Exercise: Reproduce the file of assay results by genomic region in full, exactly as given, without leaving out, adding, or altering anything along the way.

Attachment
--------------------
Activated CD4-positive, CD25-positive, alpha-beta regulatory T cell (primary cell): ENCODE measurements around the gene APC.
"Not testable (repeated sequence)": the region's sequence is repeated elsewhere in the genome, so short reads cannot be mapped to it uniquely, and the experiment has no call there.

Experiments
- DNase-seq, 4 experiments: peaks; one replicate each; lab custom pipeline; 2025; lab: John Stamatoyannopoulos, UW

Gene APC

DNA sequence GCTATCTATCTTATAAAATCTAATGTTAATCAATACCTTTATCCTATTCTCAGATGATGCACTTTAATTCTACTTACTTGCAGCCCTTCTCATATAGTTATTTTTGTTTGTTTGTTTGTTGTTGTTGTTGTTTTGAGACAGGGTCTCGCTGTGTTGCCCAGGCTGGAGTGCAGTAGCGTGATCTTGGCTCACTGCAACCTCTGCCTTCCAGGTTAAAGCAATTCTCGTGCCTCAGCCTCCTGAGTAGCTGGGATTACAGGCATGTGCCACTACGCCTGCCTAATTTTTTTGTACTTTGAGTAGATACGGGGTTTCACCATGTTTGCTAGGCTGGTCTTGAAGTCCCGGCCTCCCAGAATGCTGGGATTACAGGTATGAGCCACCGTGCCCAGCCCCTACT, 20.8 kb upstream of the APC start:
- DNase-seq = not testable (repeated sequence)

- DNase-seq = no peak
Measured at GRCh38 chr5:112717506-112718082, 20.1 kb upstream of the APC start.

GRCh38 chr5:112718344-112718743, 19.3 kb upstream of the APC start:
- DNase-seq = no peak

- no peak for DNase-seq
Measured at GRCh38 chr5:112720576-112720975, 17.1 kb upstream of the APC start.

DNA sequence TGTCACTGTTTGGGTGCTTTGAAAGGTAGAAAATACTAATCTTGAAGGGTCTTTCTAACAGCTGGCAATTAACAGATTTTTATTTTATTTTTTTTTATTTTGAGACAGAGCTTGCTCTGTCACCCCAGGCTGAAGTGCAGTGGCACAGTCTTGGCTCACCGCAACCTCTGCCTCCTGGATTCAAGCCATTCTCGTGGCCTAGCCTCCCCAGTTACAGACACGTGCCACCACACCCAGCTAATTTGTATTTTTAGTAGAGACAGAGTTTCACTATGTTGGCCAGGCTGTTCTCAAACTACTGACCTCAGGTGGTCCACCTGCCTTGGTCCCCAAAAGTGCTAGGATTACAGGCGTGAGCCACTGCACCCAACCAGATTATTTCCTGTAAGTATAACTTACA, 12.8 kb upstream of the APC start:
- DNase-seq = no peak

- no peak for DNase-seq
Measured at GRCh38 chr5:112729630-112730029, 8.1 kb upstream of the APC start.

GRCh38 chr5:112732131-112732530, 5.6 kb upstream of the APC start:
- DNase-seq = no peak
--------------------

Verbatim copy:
Activated CD4-positive, CD25-positive, alpha-beta regulatory T cell (primary cell): ENCODE measurements around the gene APC.
"Not testable (repeated sequence)": the region's sequence is repeated elsewhere in the genome, so short reads cannot be mapped to it uniquely, and the experiment has no call there.

Experiments
- DNase-seq, 4 experiments: peaks; one replicate each; lab custom pipeline; 2025; lab: John Stamatoyannopoulos, UW

Gene APC

DNA sequence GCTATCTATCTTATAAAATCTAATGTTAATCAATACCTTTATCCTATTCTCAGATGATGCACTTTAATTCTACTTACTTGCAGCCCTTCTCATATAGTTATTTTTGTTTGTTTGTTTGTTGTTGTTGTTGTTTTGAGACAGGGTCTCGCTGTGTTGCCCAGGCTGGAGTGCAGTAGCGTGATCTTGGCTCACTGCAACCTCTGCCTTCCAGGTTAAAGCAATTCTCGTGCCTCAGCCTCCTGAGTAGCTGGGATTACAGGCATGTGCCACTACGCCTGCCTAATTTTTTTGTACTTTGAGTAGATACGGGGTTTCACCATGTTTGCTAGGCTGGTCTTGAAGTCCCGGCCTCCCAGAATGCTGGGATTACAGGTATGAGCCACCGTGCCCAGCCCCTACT, 20.8 kb upstream of the APC start:
- DNase-seq = not testable (repeated sequence)

- DNase-seq = no peak
Measured at GRCh38 chr5:112717506-112718082, 20.1 kb upstream of the APC start.

GRCh38 chr5:112718344-112718743, 19.3 kb upstream of the APC start:
- DNase-seq = no peak

- no peak for DNase-seq
Measured at GRCh38 chr5:112720576-112720975, 17.1 kb upstream of the APC start.

DNA sequence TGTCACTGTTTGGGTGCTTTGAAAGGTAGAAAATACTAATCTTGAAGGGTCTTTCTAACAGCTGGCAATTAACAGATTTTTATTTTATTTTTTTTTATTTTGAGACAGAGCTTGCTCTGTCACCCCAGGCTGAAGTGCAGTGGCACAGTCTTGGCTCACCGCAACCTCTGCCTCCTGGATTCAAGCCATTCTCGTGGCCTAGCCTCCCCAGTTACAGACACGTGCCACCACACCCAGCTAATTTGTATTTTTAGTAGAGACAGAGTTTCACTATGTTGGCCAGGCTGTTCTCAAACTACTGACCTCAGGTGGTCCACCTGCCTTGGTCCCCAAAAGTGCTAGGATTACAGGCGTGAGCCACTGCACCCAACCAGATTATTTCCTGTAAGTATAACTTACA, 12.8 kb upstream of the APC start:
- DNase-seq = no peak

- no peak for DNase-seq
Measured at GRCh38 chr5:112729630-112730029, 8.1 kb upstream of the APC start.

GRCh38 chr5:112732131-112732530, 5.6 kb upstream of the APC start:
- DNase-seq = no peak